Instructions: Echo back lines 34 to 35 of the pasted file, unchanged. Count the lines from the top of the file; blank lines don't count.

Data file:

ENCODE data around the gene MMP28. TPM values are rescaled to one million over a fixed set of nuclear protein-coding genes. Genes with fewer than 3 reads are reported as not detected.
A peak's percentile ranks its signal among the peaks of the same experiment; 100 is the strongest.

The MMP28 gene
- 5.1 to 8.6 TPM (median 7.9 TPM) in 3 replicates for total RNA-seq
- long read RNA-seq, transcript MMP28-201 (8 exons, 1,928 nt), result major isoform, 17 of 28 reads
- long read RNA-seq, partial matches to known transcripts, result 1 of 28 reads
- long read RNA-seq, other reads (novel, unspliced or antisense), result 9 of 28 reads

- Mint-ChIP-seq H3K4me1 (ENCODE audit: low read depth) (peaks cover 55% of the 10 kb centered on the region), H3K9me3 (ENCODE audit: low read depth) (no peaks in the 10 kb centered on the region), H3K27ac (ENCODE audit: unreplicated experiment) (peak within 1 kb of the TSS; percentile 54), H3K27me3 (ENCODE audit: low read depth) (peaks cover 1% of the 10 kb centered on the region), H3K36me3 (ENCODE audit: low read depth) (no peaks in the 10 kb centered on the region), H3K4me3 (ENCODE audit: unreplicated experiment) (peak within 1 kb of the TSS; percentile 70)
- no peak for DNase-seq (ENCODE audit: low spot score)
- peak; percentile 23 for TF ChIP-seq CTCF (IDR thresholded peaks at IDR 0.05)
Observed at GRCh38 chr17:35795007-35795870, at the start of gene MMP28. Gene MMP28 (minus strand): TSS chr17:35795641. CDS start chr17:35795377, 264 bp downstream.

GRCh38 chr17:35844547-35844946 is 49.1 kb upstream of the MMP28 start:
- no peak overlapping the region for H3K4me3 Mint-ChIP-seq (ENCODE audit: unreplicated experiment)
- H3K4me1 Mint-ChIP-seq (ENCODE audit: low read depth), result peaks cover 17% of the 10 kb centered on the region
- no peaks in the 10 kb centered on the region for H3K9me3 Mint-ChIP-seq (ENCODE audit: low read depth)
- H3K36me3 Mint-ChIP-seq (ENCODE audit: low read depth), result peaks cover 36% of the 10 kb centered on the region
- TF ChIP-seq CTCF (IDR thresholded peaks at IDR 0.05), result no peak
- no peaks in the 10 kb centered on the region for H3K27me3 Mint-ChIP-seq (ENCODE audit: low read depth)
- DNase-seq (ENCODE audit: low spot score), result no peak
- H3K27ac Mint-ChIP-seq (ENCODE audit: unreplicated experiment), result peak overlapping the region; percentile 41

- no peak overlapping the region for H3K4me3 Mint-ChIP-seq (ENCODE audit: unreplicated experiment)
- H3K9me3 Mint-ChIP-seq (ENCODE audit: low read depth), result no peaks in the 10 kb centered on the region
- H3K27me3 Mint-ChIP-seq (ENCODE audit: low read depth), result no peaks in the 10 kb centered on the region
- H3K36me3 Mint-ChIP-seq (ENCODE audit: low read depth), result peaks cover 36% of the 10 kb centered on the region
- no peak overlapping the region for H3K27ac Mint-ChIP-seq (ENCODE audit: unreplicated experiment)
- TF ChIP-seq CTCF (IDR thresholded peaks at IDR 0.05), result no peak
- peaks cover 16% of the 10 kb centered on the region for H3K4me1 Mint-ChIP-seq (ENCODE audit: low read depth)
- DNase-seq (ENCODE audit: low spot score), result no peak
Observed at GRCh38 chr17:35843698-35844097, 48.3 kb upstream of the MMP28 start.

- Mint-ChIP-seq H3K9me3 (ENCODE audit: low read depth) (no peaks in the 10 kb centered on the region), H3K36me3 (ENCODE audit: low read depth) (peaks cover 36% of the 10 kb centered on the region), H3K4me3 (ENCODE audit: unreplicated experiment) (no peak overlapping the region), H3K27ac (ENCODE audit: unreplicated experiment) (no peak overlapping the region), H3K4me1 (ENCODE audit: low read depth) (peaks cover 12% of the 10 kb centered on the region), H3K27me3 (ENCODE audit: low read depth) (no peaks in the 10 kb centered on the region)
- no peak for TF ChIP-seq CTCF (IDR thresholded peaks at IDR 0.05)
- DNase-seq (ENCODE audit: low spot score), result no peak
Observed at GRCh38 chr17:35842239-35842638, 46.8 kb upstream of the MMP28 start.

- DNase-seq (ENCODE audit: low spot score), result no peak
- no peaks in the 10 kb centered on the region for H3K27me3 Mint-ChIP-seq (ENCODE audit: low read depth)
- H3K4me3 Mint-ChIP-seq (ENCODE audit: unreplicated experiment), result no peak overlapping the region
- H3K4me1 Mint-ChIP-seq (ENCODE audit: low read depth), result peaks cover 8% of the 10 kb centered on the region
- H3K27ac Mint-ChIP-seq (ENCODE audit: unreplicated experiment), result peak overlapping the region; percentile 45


- DNase-seq (ENCODE audit: low spot score), result no peak
- no peaks in the 10 kb centered on the region for H3K27me3 Mint-ChIP-seq (ENCODE audit: low read depth)